Red Flags – Social Engineering

Identify Red Flags in an Email

Identifying red flags in an email is crucial to stay alert and stay safe from social engineering attacks. Here’s a breakdown of what to look out for:

Stay Alert: Red Flags From the Sender:

  • First and foremost, check if the sender’s email address is unfamiliar or unrelated to your usual contacts.
  • Additionally, scrutinize whether the email is from someone outside your organization, not related to your job responsibilities.
  • Equally important is to assess if the email is from someone inside your organization, but the content is unusual or out of character.
  • Furthermore, watch out for suspicious sender email domains, like “micorsoft”
  • Moreover, consider if there’s a lack of personal acquaintance or endorsement from someone you trust.
  • Take note if there’s no prior business relationship or communication history with the sender.
  • Lastly, be wary of unexpected or unusual content, especially with embedded hyperlinks or attachments.

Stay Safe: Spotting Suspicious Hyperlinks:

  • It’s important to mention that hovering over a hyperlink reveals a different destination URL, a significant red flag.
  • Another key point is that emails with only long hyperlinks and no further context or content are suspicious.
  • Additionally, be cautious of misspelled hyperlinks mimicking known websites, such as “”

Stay Vigilant: Identifying Unusual Recipients and Attachments:

  • Consider whether you’ve been cc’d on an email to unfamiliar recipients.
  • Additionally, be cautious of emails sent to an unusual mix of people, such as random groups or unrelated addresses.
  • Look out for unexpected or nonsensical attachments, especially from senders who don’t typically send such files.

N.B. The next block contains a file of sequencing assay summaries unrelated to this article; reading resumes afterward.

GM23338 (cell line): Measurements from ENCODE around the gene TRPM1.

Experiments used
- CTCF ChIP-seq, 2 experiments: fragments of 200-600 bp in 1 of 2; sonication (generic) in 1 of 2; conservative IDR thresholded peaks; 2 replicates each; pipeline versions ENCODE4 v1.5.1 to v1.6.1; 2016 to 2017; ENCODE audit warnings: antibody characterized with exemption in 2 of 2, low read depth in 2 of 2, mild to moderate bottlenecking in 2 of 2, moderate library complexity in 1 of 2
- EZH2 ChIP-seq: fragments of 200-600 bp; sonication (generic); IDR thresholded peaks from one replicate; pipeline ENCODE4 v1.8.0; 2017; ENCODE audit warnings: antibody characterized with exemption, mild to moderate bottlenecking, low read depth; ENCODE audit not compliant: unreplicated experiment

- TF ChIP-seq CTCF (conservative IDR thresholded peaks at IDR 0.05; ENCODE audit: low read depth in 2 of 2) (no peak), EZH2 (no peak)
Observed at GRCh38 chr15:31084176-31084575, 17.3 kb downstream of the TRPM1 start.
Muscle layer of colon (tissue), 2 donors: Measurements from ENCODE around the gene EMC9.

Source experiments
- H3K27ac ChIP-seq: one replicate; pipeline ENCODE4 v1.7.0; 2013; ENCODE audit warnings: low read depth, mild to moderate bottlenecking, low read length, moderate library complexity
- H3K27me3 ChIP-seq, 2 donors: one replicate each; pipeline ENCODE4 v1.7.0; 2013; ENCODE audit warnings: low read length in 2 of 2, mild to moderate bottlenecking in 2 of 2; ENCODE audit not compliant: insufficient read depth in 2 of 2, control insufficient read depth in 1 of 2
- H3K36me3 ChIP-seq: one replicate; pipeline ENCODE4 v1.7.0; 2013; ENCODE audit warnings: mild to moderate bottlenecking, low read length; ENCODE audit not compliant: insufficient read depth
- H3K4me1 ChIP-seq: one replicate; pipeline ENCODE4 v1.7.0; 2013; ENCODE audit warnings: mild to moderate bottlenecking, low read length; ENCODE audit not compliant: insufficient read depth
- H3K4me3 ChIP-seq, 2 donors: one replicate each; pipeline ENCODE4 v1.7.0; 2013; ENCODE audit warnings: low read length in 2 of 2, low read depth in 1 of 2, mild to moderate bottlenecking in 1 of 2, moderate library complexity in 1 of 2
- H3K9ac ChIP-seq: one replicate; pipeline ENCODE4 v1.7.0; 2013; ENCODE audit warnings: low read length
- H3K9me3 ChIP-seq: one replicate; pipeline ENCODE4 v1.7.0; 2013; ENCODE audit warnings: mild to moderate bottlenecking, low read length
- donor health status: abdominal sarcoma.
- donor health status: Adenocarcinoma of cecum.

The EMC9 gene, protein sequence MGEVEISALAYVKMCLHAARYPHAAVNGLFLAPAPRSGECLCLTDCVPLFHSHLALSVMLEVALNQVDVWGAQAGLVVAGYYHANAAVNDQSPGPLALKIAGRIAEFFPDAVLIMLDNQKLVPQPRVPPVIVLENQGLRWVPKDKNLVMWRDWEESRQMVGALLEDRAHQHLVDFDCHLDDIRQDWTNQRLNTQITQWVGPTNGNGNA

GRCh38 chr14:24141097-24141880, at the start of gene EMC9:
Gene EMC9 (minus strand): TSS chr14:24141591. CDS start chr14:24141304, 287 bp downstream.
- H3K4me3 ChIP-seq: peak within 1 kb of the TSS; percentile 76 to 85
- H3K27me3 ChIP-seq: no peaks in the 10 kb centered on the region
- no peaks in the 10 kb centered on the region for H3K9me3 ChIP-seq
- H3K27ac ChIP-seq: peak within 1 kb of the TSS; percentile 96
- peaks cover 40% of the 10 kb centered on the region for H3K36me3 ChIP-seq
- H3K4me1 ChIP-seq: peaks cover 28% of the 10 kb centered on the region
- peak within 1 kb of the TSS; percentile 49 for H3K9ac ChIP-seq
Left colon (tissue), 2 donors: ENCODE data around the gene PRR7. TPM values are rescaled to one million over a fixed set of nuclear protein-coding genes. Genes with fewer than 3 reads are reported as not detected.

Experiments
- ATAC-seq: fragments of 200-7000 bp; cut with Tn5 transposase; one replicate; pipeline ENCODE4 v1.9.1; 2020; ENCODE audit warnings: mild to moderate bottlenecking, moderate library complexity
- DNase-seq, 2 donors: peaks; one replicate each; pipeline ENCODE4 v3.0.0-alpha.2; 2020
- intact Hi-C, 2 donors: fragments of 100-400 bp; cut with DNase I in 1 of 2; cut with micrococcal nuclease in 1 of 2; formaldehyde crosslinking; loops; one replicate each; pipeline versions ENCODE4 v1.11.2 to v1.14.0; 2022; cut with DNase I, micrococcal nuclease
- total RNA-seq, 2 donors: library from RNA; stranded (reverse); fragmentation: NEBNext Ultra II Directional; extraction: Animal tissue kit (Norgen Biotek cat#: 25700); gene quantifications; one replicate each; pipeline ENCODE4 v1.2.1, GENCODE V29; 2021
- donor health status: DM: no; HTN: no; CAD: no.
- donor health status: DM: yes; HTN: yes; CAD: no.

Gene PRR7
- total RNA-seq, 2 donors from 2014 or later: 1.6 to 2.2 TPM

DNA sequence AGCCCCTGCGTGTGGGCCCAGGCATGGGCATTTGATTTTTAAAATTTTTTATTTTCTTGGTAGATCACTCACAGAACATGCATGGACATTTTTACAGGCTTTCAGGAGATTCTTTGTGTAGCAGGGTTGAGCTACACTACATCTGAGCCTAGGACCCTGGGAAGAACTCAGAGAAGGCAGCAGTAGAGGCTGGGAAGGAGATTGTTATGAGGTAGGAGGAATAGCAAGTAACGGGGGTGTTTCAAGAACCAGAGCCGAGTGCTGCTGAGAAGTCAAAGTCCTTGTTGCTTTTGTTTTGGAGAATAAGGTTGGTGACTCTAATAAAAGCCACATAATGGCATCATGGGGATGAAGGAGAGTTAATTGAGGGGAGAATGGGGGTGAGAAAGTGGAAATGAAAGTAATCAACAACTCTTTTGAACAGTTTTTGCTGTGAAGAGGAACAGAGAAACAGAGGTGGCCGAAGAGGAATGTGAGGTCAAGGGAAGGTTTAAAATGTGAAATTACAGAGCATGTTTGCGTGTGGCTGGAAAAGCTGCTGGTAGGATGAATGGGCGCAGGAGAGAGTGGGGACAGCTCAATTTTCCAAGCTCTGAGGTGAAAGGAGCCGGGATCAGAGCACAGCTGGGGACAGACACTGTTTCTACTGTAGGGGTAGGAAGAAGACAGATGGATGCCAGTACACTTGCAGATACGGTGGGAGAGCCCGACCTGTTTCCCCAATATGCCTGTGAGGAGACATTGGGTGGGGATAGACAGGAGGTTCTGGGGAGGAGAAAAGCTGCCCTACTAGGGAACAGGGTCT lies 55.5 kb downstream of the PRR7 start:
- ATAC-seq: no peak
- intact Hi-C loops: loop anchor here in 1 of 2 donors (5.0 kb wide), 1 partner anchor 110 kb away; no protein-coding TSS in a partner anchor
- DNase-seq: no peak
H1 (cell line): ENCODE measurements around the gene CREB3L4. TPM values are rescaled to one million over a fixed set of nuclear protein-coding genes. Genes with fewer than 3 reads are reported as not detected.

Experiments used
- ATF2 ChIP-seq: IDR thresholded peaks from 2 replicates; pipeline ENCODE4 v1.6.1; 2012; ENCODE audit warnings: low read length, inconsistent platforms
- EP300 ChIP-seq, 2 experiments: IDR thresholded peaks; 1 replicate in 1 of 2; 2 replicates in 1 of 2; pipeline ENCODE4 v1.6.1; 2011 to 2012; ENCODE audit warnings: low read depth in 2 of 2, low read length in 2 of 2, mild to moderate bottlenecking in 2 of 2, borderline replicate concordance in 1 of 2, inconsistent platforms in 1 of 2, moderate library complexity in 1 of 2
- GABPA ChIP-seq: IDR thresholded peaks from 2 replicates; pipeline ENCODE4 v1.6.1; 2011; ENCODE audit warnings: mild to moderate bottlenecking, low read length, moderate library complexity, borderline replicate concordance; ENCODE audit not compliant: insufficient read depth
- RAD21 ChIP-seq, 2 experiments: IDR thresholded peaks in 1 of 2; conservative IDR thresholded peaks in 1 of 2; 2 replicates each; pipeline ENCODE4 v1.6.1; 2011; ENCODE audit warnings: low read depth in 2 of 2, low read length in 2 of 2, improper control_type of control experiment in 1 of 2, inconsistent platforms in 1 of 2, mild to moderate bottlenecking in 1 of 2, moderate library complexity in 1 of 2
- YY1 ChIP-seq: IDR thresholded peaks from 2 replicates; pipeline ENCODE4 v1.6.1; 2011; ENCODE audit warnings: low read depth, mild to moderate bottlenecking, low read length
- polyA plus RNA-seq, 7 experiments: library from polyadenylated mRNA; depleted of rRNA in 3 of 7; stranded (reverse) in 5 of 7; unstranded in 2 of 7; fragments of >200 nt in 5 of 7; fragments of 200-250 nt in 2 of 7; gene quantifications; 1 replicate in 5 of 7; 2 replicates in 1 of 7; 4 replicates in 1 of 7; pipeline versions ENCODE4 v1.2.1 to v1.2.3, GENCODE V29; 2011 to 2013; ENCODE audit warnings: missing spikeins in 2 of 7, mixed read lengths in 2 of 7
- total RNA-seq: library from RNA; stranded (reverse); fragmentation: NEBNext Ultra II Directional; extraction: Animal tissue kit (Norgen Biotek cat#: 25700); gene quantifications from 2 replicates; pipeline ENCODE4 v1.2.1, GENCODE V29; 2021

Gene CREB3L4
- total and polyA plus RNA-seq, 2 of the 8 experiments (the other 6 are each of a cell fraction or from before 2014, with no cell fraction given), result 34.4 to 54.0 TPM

• Also, be cautious of attachments with potentially dangerous file types, with .txt files being the only inherently safe type.

Stay Aware: Timing, Subject Lines, and Content:

  • It’s worth noting if emails are received at unusual times, especially outside regular business hours.
  • Take note of irrelevant subject lines or subject lines that don’t match the email content.
  • Similarly, be cautious of emails that appear as replies to unrequested or unsent messages.
  • Pay attention to requests to click on links or open attachments under the threat of negative consequences or with promises of gain.
  • Also, watch out for unusual or poor grammar and spelling errors in the email.
  • Additionally, consider whether there are illogical or suspicious requests to click on links or open attachments.
  • Trust your instincts if you sense discomfort or suspicion regarding the email’s content.
  • Lastly, be cautious of emails requesting viewing of compromising or embarrassing images.

By being vigilant and attentive to these red flags, you can protect yourself and your organization from falling victim to social engineering attacks.